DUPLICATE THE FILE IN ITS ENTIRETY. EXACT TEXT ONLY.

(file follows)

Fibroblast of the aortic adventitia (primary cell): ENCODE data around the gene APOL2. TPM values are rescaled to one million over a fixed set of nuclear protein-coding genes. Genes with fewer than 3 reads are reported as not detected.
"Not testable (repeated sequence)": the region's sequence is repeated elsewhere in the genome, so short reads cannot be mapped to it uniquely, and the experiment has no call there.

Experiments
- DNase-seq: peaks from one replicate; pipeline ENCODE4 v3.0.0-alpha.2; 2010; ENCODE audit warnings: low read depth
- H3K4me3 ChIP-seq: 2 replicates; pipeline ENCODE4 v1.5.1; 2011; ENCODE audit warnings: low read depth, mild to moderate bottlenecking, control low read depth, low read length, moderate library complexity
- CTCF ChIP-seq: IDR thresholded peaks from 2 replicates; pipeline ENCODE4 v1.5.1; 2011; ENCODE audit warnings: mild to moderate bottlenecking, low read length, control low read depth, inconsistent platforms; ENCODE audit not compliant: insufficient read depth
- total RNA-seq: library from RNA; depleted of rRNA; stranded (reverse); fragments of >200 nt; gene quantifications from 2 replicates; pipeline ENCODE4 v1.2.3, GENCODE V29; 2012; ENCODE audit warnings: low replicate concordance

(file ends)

Fibroblast of the aortic adventitia (primary cell): ENCODE data around the gene APOL2. TPM values are rescaled to one million over a fixed set of nuclear protein-coding genes. Genes with fewer than 3 reads are reported as not detected.
"Not testable (repeated sequence)": the region's sequence is repeated elsewhere in the genome, so short reads cannot be mapped to it uniquely, and the experiment has no call there.

Experiments
- DNase-seq: peaks from one replicate; pipeline ENCODE4 v3.0.0-alpha.2; 2010; ENCODE audit warnings: low read depth
- H3K4me3 ChIP-seq: 2 replicates; pipeline ENCODE4 v1.5.1; 2011; ENCODE audit warnings: low read depth, mild to moderate bottlenecking, control low read depth, low read length, moderate library complexity
- CTCF ChIP-seq: IDR thresholded peaks from 2 replicates; pipeline ENCODE4 v1.5.1; 2011; ENCODE audit warnings: mild to moderate bottlenecking, low read length, control low read depth, inconsistent platforms; ENCODE audit not compliant: insufficient read depth
- total RNA-seq: library from RNA; depleted of rRNA; stranded (reverse); fragments of >200 nt; gene quantifications from 2 replicates; pipeline ENCODE4 v1.2.3, GENCODE V29; 2012; ENCODE audit warnings: low replicate concordance